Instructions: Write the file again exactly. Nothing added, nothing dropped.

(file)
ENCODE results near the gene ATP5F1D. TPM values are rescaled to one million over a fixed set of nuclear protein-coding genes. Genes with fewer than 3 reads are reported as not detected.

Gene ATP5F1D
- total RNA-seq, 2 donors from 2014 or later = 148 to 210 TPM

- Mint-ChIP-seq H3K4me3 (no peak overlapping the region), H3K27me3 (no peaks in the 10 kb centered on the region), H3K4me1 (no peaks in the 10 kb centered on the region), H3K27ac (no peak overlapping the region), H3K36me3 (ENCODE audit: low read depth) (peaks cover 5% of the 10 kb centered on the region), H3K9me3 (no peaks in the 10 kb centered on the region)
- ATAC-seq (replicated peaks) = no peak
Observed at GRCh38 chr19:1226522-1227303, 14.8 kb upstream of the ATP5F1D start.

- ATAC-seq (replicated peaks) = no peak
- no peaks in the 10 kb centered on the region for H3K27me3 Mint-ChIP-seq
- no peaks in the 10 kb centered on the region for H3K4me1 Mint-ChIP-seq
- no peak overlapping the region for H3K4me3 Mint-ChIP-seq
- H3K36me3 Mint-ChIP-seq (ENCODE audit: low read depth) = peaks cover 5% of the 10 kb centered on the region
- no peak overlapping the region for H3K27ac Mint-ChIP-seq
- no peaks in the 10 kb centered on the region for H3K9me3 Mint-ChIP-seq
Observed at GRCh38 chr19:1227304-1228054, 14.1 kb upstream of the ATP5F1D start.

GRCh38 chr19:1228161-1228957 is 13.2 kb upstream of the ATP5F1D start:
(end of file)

ENCODE results near the gene ATP5F1D. TPM values are rescaled to one million over a fixed set of nuclear protein-coding genes. Genes with fewer than 3 reads are reported as not detected.

Gene ATP5F1D
- total RNA-seq, 2 donors from 2014 or later = 148 to 210 TPM

- Mint-ChIP-seq H3K4me3 (no peak overlapping the region), H3K27me3 (no peaks in the 10 kb centered on the region), H3K4me1 (no peaks in the 10 kb centered on the region), H3K27ac (no peak overlapping the region), H3K36me3 (ENCODE audit: low read depth) (peaks cover 5% of the 10 kb centered on the region), H3K9me3 (no peaks in the 10 kb centered on the region)
- ATAC-seq (replicated peaks) = no peak
Observed at GRCh38 chr19:1226522-1227303, 14.8 kb upstream of the ATP5F1D start.

- ATAC-seq (replicated peaks) = no peak
- no peaks in the 10 kb centered on the region for H3K27me3 Mint-ChIP-seq
- no peaks in the 10 kb centered on the region for H3K4me1 Mint-ChIP-seq
- no peak overlapping the region for H3K4me3 Mint-ChIP-seq
- H3K36me3 Mint-ChIP-seq (ENCODE audit: low read depth) = peaks cover 5% of the 10 kb centered on the region
- no peak overlapping the region for H3K27ac Mint-ChIP-seq
- no peaks in the 10 kb centered on the region for H3K9me3 Mint-ChIP-seq
Observed at GRCh38 chr19:1227304-1228054, 14.1 kb upstream of the ATP5F1D start.

GRCh38 chr19:1228161-1228957 is 13.2 kb upstream of the ATP5F1D start: